Acquisition Footprint Detection and Removal
Acquisition footprint is a term used to define linear grid patterns seen on 3D seismic time slices that tend to ‘mirror’ parts of the acquisition geometry used for shooting the seismic survey. They are usually seen on shallow time slices or horizon amplitude maps as striations masking the actual amplitude anomalies under consideration or stratigraphic interpretation. Apart from the acquisition footprints, processing artifacts could also result in prominent lineations on the seismic slices that prevent accurate mapping of amplitudes. Such patterns have an adverse effect on any subsequent special processing that may be undertaken. For example, the inverted impedance volumes would carry undesirable striping on the slices.
Though acquisition footprints need to be taken care of at the time of survey planning, their removal can be effected at the time of processing. Coherence affords an elegant tool for detecting the footprints during the processing flow and then deciding on the most accurate way they can be attenuated. As seen in Fig. 7 acquisition footprints are not so apparent on the seismic time slice but show up clearly on the coherence slice. So a good job has been done for their removal.
Interpretation of faults can be carried out on 3D seismic data volumes if their location and throws are discernible. Small faults have a minute reflector offset that in most cases appears as an inconsequential disruption. Minor faults are usually not directly detected on the seismic volumes though indirect evidence (from well data or geological setting of the subsurface) does suggest the existence of faults and fractures in the area. A new method has been devised for detecting such faults and fractures in 3D seismic data by taking advantage of the azimuthal variation of seismic signatures and coherence.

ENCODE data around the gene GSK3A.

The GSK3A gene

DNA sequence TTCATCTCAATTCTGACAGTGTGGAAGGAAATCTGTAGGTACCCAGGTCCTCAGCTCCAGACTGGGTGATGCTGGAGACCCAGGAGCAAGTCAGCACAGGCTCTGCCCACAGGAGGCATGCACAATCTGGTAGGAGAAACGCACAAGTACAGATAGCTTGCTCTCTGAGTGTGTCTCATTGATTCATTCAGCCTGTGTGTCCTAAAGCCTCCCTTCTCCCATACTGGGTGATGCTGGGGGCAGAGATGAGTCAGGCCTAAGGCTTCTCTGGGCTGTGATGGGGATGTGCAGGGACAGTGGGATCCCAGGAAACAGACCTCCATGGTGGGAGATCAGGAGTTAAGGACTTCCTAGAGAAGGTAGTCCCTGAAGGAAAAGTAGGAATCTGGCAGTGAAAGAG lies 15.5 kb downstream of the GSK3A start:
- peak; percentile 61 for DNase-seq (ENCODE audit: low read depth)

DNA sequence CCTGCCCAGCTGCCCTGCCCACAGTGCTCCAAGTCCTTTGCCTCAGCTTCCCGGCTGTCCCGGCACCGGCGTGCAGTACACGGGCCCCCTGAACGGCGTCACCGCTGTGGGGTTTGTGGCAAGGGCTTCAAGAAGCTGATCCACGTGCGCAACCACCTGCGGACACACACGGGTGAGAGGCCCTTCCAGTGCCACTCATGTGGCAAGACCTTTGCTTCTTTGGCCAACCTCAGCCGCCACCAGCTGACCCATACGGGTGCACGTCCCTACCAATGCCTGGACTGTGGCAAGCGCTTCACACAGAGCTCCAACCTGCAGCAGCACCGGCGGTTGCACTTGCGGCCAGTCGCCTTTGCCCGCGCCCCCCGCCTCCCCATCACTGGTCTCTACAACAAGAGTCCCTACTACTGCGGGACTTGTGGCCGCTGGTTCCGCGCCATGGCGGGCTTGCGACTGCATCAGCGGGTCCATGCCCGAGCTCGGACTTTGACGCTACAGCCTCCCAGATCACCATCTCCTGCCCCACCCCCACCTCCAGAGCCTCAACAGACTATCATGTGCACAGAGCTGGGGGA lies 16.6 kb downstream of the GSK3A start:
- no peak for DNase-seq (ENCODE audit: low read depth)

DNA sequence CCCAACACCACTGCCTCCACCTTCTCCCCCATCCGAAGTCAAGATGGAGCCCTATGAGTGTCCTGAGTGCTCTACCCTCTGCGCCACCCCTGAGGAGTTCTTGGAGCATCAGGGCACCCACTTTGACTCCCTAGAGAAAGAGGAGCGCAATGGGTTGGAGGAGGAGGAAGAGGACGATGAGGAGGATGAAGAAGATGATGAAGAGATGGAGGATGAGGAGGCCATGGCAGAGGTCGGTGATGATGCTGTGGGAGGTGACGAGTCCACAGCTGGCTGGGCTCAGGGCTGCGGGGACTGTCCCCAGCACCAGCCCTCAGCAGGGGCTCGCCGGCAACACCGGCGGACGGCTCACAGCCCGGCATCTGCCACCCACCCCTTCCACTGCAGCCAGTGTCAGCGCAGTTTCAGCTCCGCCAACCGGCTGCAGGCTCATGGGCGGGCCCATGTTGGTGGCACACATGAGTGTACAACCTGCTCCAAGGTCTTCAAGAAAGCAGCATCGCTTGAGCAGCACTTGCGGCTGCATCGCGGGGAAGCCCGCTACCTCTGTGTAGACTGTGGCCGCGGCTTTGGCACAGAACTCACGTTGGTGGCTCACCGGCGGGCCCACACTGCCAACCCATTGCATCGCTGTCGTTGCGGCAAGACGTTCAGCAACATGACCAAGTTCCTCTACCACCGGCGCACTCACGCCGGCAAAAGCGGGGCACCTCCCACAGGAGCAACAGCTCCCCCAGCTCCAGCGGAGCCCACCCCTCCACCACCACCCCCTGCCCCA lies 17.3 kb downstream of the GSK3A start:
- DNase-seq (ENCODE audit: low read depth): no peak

It consists in trapping off a restricted azimuth range from the full 3D seismic wavefield, so that azimuthal variation of moveout and amplitude does not get obliterated. Appropriate steps are taken to ensure an adequate offset and azimuth distribution within the individual sub-volumes which are then examined through the eyes of coherence. Fig. 8 shows the time slices at 1312 ms from the coherence volumes. Some NE_SW faults are seen on the conventional time slice but are not so distinct. Different azimuth coherence slices show up better alignment not only in the NE-SW direction but in the orthogonal direction as well. A distinct cross fault is seen on the 157.5 to 202.5 degrees azimuth volume.
An important observation is that despite significantly lower fold of the restricted azimuth volumes, superior imaging is seen in the fracture-perpendicular direction. This result is intuitive to standard practices and suggests that both the fault-parallel and fault-perpendicular volumes need to be analyzed for accurate fault interpretation.
This methodology is very significant for identifying zones where productivity is influenced by fractures and faults.
Sharpened coherence cubes
It is possible to extract more detail out of the coherence cube slices. A new algorithm that combines the eigen decomposition of covariant matrices and edge enhancement operators can be applied to the 3D seismic data. The output is a 3D cube of sharpened coherence coefficients. Apart from a straightforward computation of sharpened coherence cube, it is possible to impart a feeble directional bias during the sharpening process, which tends to accentuate the fault or fracture lineations. Fig.9 depicts a set of coherence slices and a corresponding set of slices from the sharpened coherence volumes with directional bias. Evidently, faults can be tracked easily on such displays and their mapping could be done conveniently and accurately.